Barnstorm: A Rash of Farm Belt Bankruptcies Hasn't Reached Idaho...Yet 

"We're in the third year of this downturn. It just gets to you after a while."

Idaho is famous for its potatoes, but a lot more than tubers grow here. Those crops, dairy products and meats have made the Gem State an agricultural powerhouse despite its relatively low population.

"Idaho's a small state, but when it comes to farming, we're not," said Farm Bureau spokesman Sean Ellis. "We're one of the big guys in farming in the nation."

Under the administration of President Donald Trump, farms around the country have suffered as trade disputes pinch foreign markets for American goods. After Trump put up tariffs protecting American steel and aluminum interests, two of the U.S.' biggest trading partners, China and Mexico, retaliated by placing duties on major exports. Prices plummeted and bankruptcies in the Farm Belt have risen to their highest level in a decade, The Wall Street Journal reports.

Idaho may present a special case. In both 2017 and 2018, six farms each year filed for Chapter 12 bankruptcy in Idaho. Compare that to California (18 in 2018, 27 the year before), Texas (25 in 2018) and Wisconsin (49 in 2018). Theories abound as to why Idaho has fared comparatively better, but almost everyone in Idaho agriculture worries about the future. Ellis said part of the reason for Idaho's resilience may be that its 25,000 farmers grow an array of crops, making it less dependent on the rise and fall in the price of one crop.

"Idaho's much more diversified in farming, just based on the number of crops we grow. A lot of Midwestern states grow the big farm program crops like soybeans, corn, cotton, wheat—stuff like that. Idaho's much more diverse. We grow 180 different commodities in Idaho," he said.

Each state faces similar hardships. Between 2014 and 2015, total cash receipts fell by 30 percent nationwide and have remained low. Cash receipts for wheat have tumbled by 45 percent after a high in 2013, and corn cash receipts are down one-third from 2012.

The Gem State's wheat growers seem to be weathering the storm, said Cathy Wilson, director of research collaboration for the Idaho Wheat Commission. In part, it's because Idaho's wheat is roughly split between domestic and export markets, safeguarding growers against an export market ravaged by tariffs.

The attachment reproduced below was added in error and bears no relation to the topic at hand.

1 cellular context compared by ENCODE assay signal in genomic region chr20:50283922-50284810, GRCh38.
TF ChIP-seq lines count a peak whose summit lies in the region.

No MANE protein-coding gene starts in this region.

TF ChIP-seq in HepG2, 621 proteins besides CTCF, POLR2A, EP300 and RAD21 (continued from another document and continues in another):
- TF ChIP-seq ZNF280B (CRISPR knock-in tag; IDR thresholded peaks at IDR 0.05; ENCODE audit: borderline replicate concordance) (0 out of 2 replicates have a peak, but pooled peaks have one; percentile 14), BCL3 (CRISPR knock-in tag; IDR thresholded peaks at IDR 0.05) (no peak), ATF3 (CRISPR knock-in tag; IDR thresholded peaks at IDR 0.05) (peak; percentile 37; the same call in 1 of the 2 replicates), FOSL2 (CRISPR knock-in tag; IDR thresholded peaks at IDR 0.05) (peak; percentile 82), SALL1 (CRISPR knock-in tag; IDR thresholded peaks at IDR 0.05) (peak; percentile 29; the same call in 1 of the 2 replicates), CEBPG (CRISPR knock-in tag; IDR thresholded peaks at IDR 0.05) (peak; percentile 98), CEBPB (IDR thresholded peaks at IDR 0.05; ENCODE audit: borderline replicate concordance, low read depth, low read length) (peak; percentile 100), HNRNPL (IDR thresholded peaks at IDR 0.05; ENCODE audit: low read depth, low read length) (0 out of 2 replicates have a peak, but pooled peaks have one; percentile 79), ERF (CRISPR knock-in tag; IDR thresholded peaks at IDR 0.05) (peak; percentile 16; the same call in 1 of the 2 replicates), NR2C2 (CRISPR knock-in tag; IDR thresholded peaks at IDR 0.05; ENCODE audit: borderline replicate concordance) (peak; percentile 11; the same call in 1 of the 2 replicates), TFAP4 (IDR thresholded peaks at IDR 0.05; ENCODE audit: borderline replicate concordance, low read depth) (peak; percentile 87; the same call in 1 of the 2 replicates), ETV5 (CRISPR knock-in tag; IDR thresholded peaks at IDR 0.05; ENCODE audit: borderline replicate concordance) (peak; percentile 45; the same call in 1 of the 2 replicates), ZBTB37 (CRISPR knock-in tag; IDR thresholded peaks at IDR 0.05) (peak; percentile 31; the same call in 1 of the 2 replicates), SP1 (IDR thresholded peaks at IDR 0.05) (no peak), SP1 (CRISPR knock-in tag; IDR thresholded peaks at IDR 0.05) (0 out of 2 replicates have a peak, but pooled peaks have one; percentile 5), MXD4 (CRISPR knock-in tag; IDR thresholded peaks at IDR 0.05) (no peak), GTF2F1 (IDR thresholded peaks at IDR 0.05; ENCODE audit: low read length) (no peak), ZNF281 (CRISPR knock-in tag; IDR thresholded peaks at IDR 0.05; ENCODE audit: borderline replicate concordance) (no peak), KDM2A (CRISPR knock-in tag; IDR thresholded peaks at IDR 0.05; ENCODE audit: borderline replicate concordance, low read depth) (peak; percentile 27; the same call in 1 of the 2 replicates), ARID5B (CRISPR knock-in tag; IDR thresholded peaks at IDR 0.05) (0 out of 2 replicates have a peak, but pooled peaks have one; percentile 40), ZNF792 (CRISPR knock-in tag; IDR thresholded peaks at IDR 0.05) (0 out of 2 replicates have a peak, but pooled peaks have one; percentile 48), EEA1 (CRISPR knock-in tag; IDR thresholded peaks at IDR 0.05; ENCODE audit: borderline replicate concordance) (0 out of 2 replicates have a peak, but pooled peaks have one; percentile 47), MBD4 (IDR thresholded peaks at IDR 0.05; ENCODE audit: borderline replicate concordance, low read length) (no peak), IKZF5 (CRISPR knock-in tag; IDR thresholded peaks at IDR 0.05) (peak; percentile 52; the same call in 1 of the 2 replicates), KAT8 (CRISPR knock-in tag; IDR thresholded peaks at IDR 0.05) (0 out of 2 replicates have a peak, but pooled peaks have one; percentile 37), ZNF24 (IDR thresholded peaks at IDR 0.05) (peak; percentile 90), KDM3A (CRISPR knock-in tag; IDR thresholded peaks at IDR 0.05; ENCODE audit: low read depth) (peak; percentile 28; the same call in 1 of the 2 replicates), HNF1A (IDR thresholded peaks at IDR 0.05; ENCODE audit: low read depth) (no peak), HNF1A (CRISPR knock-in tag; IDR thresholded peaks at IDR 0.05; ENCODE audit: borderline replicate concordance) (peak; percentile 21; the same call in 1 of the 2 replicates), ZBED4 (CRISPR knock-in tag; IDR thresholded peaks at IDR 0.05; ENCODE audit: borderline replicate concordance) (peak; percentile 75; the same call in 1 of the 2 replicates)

"We're one of the few states where 50 percent of our wheat goes to export and 50 percent goes to the domestic market. When things happen to the export market, we have a buffer. Other states don't have that luxury," she said.

Wilson warned that the continued resilience of Idaho's wheat farmers will hinge on the success or failure in the coming months of negotiations between the U.S. and its trading partners. Garth Taylor, an associate professor of agricultural economics and rural sociology at the University of Idaho, agreed that those negotiations will spell the fortunes of Idaho farmers, but balked at attributing Idaho's resilience to crop diversity, saying it may help Idaho as a whole, but provides little relief for individual growers and doesn't account for how they've survived multi-year price slumps.

"This is the fifth-straight year of down farm income," he said. "We have a lot of foreign pressure and high stocks [of agricultural products], and all these tariff problems with our grains."

Compared to previous moments of crisis in the 1980s and the Great Recession, he said, land values have continued to increase, and the bankers who manage farm loans have largely shied away from practices that allow producers to get in over their heads. Doug Robison, president of Northwest Farm Credit Services, added that farmers took advantage of higher prices before 2015, and their savings have kept their ledgers in the black. While some economic factors have worked in their favor, it will take a price bump and the resolution of retaliatory tariffs to bring them back to profitability.

"When the new USMCA agreement is signed into law and a trade agreement is reached with China, many of the commodities produced in the State of Idaho will benefit from the removal of tariffs and increased demand from our top three trade partners," Robison wrote in an email.

Idaho's wheat farmers may be somewhat protected from a mean export market, but the largest agricultural sector, dairy, is in deep pain. Mexico is Idaho's fifth-largest trading partner, and in 2017, its agricultural exports to the U.S.' southern neighbor were nearly $170 million. However, those exports have trended downward since 2014, and in late 2018 Mexico delivered a body blow to Idaho's dairy farms when it instituted a 25 percent tariff on milk product imports.

"Cheese is the No. 1 product we make in Idaho, and Mexico is our biggest import partner," said Rick Naerebout, president of the Idaho Dairymen's Association. "We're having significant headwind with our biggest trading partner."

The dire situation is wearing down farmers, but Naerebout said dairy bankruptcies are rare. As talks between the U.S. and Mexico continue, Naerebout said he hopes relief will come soon and prices will rise.

"We do see an end in sight. It does appear like the second half of 2019 will get back to profitable levels, so there is some optimism out there," he said. "It doesn't make it any easier between now and then. We're in the third year of this downturn. It just gets to you after a while."

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